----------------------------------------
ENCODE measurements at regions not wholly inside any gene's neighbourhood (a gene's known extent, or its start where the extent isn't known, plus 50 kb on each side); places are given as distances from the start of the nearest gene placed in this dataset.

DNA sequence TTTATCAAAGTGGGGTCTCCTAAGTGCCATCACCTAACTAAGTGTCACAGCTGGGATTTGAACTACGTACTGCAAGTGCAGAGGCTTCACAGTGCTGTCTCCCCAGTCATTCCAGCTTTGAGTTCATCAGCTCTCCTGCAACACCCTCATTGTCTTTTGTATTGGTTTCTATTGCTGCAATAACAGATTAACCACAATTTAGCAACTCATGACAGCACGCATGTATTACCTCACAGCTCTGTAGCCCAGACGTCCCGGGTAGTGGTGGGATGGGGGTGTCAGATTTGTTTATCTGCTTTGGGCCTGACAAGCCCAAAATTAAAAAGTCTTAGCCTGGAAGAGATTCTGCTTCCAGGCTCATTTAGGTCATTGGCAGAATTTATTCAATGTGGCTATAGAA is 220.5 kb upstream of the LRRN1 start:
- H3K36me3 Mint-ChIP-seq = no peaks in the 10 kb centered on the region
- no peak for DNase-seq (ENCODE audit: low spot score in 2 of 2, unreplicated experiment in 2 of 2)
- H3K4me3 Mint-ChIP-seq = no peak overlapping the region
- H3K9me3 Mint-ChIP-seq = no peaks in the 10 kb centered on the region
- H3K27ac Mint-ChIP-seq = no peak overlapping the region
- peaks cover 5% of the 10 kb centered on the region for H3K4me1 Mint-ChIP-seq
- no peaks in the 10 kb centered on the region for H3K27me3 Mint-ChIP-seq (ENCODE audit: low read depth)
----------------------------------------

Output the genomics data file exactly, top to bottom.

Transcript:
ENCODE measurements at regions not wholly inside any gene's neighbourhood (a gene's known extent, or its start where the extent isn't known, plus 50 kb on each side); places are given as distances from the start of the nearest gene placed in this dataset.

DNA sequence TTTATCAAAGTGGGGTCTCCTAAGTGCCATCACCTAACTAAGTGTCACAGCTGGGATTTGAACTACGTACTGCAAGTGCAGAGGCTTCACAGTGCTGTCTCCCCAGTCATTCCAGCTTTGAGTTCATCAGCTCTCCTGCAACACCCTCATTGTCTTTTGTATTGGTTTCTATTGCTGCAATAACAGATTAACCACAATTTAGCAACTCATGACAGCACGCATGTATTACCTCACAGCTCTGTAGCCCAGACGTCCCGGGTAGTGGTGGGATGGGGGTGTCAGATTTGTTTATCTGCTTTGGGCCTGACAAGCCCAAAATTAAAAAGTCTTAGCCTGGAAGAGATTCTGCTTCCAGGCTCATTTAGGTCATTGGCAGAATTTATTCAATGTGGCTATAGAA is 220.5 kb upstream of the LRRN1 start:
- H3K36me3 Mint-ChIP-seq = no peaks in the 10 kb centered on the region
- no peak for DNase-seq (ENCODE audit: low spot score in 2 of 2, unreplicated experiment in 2 of 2)
- H3K4me3 Mint-ChIP-seq = no peak overlapping the region
- H3K9me3 Mint-ChIP-seq = no peaks in the 10 kb centered on the region
- H3K27ac Mint-ChIP-seq = no peak overlapping the region
- peaks cover 5% of the 10 kb centered on the region for H3K4me1 Mint-ChIP-seq
- no peaks in the 10 kb centered on the region for H3K27me3 Mint-ChIP-seq (ENCODE audit: low read depth)